Posted by Lou Giampaglia

As we gather together this Sunday for corporate worship, our Scripture lesson will come from John 18. The historical narrative takes place early Friday morning on the day Jesus is crucified. Jesus has already been illegally tried by the Jewish authorities and unjustly found guilty of the crime of blasphemy. He claimed to be the Son of God, and he was.

At the end of the chapter, we read that Jesus is brought to Pilate, the Roman governor of Judea. He asked Jesus if he was a king, and Jesus answered, “You say that I am a king. For this purpose I was born and for this purpose I have come into the world—to bear witness to the truth. Everyone who is of the truth listens to my voice” (John 18:37).

Then Pilate asked another question. “What is truth?” (John 18:38) If Pilate had been with Jesus and his disciples a few hours earlier, he would have heard Jesus pray, Sanctify them in the truth; your word is truth” (John 17:17).

And this isn’t the only time we learn about truth. John also wrote in his prologue: “[T]he Word became flesh and dwelt among us, and we have seen his glory, glory as of the only Son from the Father, full of grace and truth” (John 1:14). Then elsewhere, we read Jesus say to a Samaritan woman, [T]he hour is coming, and is now here, when the true worshipers will worship the Father in spirit and truth” (John 4:23-24).

And if that were not enough, in John 14:6 Jesus defines truth in his well-known statement of self-disclosure, “I am the way, and the truth, and the life.” God’s Word is truth and Jesus (the eternal, incarnate Word of God) is the embodiment of truth. Jesus is truth personified meaning he is the source of all truth and, therefore, the reference point for evaluating all truth-claims. Truth, then, is not what I determine it to be. It is not something that shifts with each person’s perspective. Truth is not based on what makes people feel good. In fact, some truth can be very arduous and difficult.

Truth is also not democratically determined – that is, it’s not by everyone getting together to decide. And truth is not determined by sincerity or, “if you believe it, it must be true.” Our postmodern and pluralistic culture laughs at the possibility of absolute truth. But the Bible claims that truth is revealed and can be known – in Scripture, which was written under the inspiration of the Spirit of Truth (John 14:17), and in the person of Jesus Christ. Truth corresponds with reality. It reveals things as they really are. And genuine truth is rooted in the eternal God who is all-powerful and unchangeable. So, what God has revealed to us through the perfect revelation of His Son and his Word must be the final authority on all matters of Truth.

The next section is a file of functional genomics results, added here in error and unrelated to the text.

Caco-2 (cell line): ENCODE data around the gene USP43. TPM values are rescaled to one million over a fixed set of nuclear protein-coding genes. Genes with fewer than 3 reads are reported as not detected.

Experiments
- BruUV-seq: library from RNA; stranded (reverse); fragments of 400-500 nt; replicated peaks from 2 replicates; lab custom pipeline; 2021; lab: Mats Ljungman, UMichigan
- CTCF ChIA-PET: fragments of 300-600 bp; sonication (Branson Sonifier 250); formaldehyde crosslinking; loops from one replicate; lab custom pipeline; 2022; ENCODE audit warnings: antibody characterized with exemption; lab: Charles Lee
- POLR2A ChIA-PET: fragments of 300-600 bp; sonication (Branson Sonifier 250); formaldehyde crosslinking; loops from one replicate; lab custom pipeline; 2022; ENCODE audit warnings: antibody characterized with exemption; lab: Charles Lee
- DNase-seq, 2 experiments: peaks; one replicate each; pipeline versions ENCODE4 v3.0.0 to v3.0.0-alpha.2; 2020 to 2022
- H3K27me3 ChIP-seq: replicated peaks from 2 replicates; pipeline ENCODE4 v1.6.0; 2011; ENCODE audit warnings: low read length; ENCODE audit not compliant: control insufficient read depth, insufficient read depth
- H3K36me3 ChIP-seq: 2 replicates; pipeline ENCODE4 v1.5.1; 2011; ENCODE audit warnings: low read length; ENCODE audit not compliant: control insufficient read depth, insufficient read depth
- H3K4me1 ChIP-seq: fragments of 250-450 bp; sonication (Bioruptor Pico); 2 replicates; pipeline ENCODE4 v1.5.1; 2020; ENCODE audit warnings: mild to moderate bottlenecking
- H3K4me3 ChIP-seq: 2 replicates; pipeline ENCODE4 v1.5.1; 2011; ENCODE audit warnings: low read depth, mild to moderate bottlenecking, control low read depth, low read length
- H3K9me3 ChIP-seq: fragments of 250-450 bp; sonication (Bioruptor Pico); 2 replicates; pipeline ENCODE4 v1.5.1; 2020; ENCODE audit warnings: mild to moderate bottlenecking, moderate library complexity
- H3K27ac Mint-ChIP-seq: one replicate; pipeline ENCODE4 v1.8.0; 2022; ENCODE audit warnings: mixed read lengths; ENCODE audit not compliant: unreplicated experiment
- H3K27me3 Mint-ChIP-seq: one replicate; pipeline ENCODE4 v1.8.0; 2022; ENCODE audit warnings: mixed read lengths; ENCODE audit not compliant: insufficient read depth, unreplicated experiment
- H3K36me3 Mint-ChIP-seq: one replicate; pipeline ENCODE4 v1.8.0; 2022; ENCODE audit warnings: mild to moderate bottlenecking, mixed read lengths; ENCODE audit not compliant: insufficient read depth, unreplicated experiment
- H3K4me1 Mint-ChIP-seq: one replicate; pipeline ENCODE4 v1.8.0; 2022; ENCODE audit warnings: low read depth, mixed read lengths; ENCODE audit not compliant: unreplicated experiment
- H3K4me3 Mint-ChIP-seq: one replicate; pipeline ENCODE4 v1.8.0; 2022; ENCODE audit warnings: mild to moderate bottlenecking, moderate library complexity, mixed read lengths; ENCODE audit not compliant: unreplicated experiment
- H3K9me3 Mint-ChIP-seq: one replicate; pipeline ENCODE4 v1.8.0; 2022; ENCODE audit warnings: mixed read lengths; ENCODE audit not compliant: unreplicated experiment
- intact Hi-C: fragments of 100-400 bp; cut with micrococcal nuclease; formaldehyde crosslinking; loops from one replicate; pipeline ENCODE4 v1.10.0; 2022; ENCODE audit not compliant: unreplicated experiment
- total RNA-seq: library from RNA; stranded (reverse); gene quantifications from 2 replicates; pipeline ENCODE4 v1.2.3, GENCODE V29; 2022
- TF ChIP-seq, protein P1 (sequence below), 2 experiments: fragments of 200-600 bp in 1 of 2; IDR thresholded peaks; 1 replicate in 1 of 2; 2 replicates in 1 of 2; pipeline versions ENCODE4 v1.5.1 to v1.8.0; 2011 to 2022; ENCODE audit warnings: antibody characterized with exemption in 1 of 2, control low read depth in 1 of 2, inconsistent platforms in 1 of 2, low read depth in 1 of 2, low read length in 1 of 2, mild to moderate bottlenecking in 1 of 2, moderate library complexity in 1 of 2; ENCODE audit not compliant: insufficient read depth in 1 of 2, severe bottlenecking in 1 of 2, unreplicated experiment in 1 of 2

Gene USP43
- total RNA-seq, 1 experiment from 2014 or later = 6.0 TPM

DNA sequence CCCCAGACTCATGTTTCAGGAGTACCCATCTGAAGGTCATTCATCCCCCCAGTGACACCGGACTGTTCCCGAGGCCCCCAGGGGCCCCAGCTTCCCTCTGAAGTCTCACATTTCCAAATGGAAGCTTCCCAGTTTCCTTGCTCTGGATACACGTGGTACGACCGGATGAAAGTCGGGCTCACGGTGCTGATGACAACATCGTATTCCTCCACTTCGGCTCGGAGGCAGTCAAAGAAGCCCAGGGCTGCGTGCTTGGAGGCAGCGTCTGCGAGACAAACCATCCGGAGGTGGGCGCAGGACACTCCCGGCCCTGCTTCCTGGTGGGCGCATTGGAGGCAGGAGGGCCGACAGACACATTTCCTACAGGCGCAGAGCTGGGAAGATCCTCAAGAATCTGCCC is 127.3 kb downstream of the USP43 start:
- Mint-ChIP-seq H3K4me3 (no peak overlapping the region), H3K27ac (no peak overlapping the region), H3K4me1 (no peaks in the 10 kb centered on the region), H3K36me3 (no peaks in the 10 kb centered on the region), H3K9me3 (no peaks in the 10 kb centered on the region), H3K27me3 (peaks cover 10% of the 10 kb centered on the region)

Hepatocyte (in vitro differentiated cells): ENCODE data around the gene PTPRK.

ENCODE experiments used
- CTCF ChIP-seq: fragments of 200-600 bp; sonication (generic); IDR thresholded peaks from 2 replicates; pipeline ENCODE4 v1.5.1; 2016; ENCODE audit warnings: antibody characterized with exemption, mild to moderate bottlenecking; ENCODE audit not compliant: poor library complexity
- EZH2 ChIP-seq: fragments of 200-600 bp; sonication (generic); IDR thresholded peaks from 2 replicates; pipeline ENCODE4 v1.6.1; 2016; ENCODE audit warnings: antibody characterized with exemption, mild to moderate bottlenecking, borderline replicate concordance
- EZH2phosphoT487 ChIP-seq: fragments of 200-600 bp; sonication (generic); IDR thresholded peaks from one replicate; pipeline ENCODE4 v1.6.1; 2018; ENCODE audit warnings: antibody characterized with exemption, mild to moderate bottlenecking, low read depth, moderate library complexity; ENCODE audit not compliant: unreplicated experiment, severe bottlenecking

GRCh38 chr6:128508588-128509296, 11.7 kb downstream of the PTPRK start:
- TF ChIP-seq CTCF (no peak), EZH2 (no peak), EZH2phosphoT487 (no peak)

In 2 Peter 1:16-18 we read: “For we did not follow cleverly devised myths when we made known to you the power and coming of our Lord Jesus Christ, but we were eyewitnesses of his majesty. For when he received honor and glory from God the Father, and the voice was borne to him by the Majestic Glory, ‘This is my beloved Son, with whom I am well pleased,’ we ourselves heard this very voice borne from heaven, for we were with him on the holy mountain.

What is the Apostle talking about? He is recalling for us his experience with James and John as they witnessed the transfiguration of the Lord Jesus Christ. His intrinsic glory was so radiant that there was a glow more brilliant than any one had ever seen. Then in verse 19 Peter says, “And we have something more sure, the prophetic word, to which you will do well to pay attention as to a lamp shining in a dark place, until the day dawns and the morning star rises in your hearts.”

Did you catch that? “We have something more sure”, firm, and stable. What, Peter? You were an eyewitness? You saw it with your own eyes? Make no mistake, what Peter saw was certainly true and reliable. But here’s the principle he is teaching us. The truth found in Holy Scripture trumps experience. Why? Because experiences can be deceptive and manipulated while God’s Word is trustworthy. Why is it so important to understand and embrace the reality of absolute truth found only in God? Put simply, because there are consequences for being wrong. Giving someone the wrong amount of medication can kill them; investing money in the wrong places can bankrupt a family. As Christian apologist Ravi Zacharias puts it, “The fact is, the truth matters – especially when you’re on the receiving end of a lie.”

Theologically, this is true as well. This is the reason why I have publicly spoken out against the book and movie The Shack. The nature of God and his attributes, character, will, and works are revealed to us in Holy Scripture. And The Shack is completely at odds with Scripture. In fact, The Shack so contradicts the teachings of Scripture that it promotes a false god and a false gospel. Just because Paul Young uses the name Jesus Christ and employs the theological term “Trinity” does not mean his description of God is orthodox. If you want further details, I encourage you to read the following book reviews: “The Shack – The Missing Art of Evangelical Discernment”, “What Does ‘The Shack’ Say About Your Pain?”, and “The Shack Review”.

Family, there is no greater blessing than to know Truth, not simply intellectually but also relationally. Relish, enjoy, and delight in God by reading His Word. Read of his holiness, love, and grace. And be transformed by gospel of our Lord Jesus Christ that saved you and has the power to sanctify you until the day of his return.

Lou Giampaglia

Lou has been the lead/teaching pastor at King’s Chapel since 2006 and has a passion for seeing people come to faith and live life together.

Latest posts by Lou Giampaglia (see all)